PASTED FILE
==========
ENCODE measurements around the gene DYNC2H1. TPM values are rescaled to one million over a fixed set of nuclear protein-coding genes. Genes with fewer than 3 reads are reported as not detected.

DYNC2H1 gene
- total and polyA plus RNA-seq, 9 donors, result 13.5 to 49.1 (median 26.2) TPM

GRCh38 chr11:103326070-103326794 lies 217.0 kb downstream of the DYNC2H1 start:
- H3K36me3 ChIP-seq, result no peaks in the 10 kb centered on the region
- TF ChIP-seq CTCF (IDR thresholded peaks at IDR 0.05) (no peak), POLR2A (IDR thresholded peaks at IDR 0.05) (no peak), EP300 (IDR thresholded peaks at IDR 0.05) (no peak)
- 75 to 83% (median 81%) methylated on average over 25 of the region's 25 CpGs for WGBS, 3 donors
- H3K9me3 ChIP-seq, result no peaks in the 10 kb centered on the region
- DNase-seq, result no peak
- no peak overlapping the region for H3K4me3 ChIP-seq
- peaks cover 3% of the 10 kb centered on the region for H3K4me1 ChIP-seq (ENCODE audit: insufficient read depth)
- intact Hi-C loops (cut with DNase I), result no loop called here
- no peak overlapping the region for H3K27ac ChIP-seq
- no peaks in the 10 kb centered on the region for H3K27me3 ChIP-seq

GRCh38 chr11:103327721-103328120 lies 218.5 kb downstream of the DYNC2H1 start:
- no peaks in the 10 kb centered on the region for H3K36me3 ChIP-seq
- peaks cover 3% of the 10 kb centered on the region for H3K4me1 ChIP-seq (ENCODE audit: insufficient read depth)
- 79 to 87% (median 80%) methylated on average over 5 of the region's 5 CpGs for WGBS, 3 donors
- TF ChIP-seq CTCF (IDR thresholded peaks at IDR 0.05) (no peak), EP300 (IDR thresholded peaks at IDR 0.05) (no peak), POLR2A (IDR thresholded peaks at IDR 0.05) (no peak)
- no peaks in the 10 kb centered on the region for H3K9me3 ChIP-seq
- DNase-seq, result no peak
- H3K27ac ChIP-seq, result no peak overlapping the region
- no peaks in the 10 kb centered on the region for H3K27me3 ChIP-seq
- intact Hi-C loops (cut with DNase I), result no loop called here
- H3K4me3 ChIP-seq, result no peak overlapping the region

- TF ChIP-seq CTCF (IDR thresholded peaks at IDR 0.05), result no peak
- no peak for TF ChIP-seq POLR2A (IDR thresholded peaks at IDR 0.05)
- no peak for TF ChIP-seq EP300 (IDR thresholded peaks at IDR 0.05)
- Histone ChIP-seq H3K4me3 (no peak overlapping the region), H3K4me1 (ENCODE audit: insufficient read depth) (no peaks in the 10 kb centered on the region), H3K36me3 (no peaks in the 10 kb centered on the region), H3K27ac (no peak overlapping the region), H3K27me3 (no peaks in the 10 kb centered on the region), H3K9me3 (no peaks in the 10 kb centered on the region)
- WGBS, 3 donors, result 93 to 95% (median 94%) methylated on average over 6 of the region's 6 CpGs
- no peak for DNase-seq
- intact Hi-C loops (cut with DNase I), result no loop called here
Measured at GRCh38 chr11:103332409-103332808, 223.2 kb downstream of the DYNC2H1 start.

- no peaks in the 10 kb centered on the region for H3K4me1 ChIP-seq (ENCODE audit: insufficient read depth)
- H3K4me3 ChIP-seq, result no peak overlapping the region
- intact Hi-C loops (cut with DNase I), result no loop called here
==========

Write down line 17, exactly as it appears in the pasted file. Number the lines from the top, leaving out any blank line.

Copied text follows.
- peaks cover 3% of the 10 kb centered on the region for H3K4me1 ChIP-seq (ENCODE audit: insufficient read depth)